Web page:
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Viernes 9 de marzo de 2018


Por Humberto Bustince

In recent years, precision medicine is getting more and more relevance. The idea of precision medicine is to develop techniques aimed at taking advantage from the specific features of individual reflected in the genomics in order to get better medical diagnosis and treatments. The huge amount of data involved in this kind if studies makes it necessary to develop appropriate data mining and big data techniques to cope with them in a reasonable time. Furthermore, the main idea is not only to get an image of current data, but to obtain intelligent information from them in such a way that accurate predictions on the future can be made.


In this line, we discuss here two research projects in collaboration with the Health Service of the Government of Navarra. The first one has already been successfully developed whereas the second one has already provided excellent results but it is still in progress. Both of them display the kind of difficulties that can be found in this type of research and justify the need of intelligent techniques to cope with them.


1- Prediction of adverse events in polimedicated patients. The Navarra primary health assistance system was interested in predicting the risk of an adverse event if a new medicament is given to patient who is already taking in a regular way seven or more medicaments. Although there are around 35.000 patients in this situation in Navarra, less than 700 will develop an adverse event, which means that the instances we can consider in order to make the system learn to predict whether an adverse event is going to happen or not are highly unbalanced. For this reason, it is necessary to develop appropriate machine learning algorithms which are able to detect in an intelligent way the features which are common to the patients displaying an adverse effect and the corresponding medicaments and which do not appear in the other patients. This can be done by considering fusion functions which are data-dependent and take into account the links between data, a theoretical topic in which our group is leading at a worldwide level.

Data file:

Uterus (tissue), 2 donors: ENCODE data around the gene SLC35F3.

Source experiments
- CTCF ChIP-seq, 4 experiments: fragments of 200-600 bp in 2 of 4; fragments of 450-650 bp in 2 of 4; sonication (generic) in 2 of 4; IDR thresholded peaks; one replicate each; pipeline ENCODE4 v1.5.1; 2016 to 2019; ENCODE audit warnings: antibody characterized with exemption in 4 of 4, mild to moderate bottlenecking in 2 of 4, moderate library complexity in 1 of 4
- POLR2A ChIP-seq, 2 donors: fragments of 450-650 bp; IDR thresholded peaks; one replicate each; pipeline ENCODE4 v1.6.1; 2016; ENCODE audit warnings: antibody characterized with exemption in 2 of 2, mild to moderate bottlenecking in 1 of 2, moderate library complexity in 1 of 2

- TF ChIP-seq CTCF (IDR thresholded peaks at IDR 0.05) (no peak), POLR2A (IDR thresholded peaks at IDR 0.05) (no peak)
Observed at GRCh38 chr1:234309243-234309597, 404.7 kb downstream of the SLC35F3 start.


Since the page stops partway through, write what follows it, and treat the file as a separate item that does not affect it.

2- Prediction of the evolution of a head stroke affected patient. In medicine, the future evolution of a patient who has suffered a head stroke is measured by means of a scale from 0 to 6, with 0 meaning total recovery and 6 that the patient dies. In this case, the main difficulty in this type of classification problem lies on the fact that there are very few instances to work with, around 800 patients, and the prediction should be done in an individual basis, which means that a lot of uncertainty is involved in the procedure. In this sense, the use of intelligent techniques that can cope with this uncertainty individually to include it into the classification procedure is crucial, and should be done by using an appropriate representation of data and by considering intelligent algorithms adapted to this representation.


These two examples do not fall properly into the big data scope. But in this moment the group is developing some modifications in deep learning algorithms which are suitable to be applied to problems such as the representation of the computational brain or the prediction of the genomic expression in specific cellule so that these intelligent techniques can be extended to Big Data. These modifications are mainly based on building ways of establishing relationships between data that can be mathematically represented and hence improve both the pooling and convolution steps in deep neural networks.

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